For a non-swimmer, both phases are difficult because emotions and their influence on his mental and physical state occur even before the dive itself. Many non-swimmers literally experience extreme surges of various emotions. I teach non-swimmers to overcome these undesirable states in training, thanks to which they are then able to control their emotions and immerse themselves.

Emotion regulation

Findings from practice confirm that the successful acquisition of breathing techniques is dependent on the non-swimmer's ability to control his emotions. The first step to success is therefore working with emotions, and this will then make it easier for many non-swimmers to concentrate on learning a new technique.

The speed with which a non-swimmer will progress during swimming training also depends on the ability to effectively control one's emotions. It is therefore important to accurately estimate the emotional state of the non-swimmer before diving. From the point of view of training safety, a non-swimmer can dive under water only after stabilizing his own emotions.

The ability to regulate a certain type of emotion comes after reaching a certain level of mental maturity. It's nothing extraordinary, it's nothing that can't be learned. Both adults and children will learn it. However, in the case of swimming training, it requires sufficient time in the water (everyone's time will be different), patience, discipline, an open mind and a desire to learn.

It is natural that from a certain intensity of flooded emotions, a person partially loses control over his actions. That is why it is necessary to learn to accept them.
It means repeatedly exposing them in an unstable water medium. Any good coach will show you techniques to counter them and how to control them.

The ability to navigate the training process based on emotional state requires time, experience and training. Those individuals who succeed will gain the key to understanding their OWN SELF. The ability to properly direct one's emotions is key not only for overcoming the fear of water, but also for successfully overcoming many life challenges.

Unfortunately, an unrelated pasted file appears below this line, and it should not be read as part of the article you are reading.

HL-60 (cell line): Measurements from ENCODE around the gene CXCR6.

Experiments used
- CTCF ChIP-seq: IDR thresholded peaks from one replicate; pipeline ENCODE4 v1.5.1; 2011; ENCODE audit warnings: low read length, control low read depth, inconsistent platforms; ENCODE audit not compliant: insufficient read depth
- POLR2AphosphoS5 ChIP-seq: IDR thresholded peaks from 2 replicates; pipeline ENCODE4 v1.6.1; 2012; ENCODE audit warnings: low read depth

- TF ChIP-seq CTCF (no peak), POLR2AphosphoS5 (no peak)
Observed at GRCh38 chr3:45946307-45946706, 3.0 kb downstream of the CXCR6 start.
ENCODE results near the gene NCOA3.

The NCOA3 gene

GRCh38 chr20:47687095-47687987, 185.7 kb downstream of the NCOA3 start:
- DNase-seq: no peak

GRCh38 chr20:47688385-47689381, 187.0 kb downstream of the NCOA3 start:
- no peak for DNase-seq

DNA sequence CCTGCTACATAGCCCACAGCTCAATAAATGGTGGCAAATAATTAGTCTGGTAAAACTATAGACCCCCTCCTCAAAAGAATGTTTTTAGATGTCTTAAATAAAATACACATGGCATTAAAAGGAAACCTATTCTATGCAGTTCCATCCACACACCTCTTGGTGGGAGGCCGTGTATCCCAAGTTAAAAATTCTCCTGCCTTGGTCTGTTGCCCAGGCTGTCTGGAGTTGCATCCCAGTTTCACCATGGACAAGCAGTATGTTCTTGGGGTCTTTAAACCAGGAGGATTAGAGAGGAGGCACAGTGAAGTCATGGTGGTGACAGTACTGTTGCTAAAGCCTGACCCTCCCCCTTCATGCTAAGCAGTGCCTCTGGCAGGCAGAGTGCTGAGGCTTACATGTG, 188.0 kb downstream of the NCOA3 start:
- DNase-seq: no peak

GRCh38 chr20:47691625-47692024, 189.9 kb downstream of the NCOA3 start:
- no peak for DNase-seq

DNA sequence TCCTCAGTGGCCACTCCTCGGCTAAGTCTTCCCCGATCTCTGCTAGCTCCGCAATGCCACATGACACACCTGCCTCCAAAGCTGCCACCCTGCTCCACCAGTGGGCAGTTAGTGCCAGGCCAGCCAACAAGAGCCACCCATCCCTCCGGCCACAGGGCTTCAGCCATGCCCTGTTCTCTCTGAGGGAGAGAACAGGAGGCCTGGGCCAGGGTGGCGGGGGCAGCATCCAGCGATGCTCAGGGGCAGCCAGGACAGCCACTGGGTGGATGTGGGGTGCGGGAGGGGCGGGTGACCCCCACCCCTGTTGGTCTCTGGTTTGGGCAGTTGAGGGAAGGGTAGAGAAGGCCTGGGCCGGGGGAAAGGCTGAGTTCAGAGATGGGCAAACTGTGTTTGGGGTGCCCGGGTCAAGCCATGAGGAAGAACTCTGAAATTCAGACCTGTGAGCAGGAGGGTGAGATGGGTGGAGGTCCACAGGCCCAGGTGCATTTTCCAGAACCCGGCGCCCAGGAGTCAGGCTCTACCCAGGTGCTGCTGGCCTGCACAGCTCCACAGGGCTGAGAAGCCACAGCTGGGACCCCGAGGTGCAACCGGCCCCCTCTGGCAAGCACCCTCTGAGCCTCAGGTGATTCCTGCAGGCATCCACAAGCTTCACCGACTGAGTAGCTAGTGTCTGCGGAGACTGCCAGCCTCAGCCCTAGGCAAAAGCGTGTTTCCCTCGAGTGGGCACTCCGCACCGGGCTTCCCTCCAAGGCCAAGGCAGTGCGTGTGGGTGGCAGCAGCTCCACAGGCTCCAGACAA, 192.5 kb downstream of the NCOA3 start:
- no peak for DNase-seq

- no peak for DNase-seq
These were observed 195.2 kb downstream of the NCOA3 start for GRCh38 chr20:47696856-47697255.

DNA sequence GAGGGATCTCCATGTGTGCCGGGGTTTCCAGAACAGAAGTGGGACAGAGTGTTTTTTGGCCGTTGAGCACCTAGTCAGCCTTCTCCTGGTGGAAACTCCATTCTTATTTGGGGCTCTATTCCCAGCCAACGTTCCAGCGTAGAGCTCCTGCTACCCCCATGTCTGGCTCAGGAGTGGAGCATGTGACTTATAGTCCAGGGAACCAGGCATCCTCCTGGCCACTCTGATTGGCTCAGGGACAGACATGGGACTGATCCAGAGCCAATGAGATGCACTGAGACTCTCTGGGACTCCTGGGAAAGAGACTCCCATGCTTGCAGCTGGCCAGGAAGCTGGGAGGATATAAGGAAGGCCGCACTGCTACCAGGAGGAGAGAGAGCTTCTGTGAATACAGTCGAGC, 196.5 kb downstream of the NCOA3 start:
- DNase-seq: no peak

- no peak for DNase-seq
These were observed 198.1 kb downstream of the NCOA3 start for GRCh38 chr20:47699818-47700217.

Watch out for the ego!

It has no place in water. The aquatic environment immediately punishes us for every mistake. Water entering through the nasal and oral cavity or inhaling water can cause life-threatening complications for a person in the water environment. After emerging, it is necessary to get the water out. If this is not done, it can also have serious health consequences, such as partial brain damage due to the interruption of the oxygen supply, or in the worst case, fatal consequences in the form of drowning.

As in yoga, focusing on your own breath also applies here. For many people, achieving this state is difficult at first. The moment they succeed and dive under the water surface, they discover the magic of the water world.
The water environment provides us with privacy and silence. The moment when non-swimmers sit on the bottom for the first time becomes something special for them. Many discover and others re-experience states of calmness of mind, slowing of the breath and relaxation of the body.
This pleasant experience is closely related to the release of pleasant emotions. It is one of the main reasons why non-swimmers like to return to the bottom. At the same time, it is a good signal that signals the breaking of the barrier of fear and the strengthening of self-confidence in the non-swimmer's own abilities. Nothing stands in the way of discovering the aquatic environment.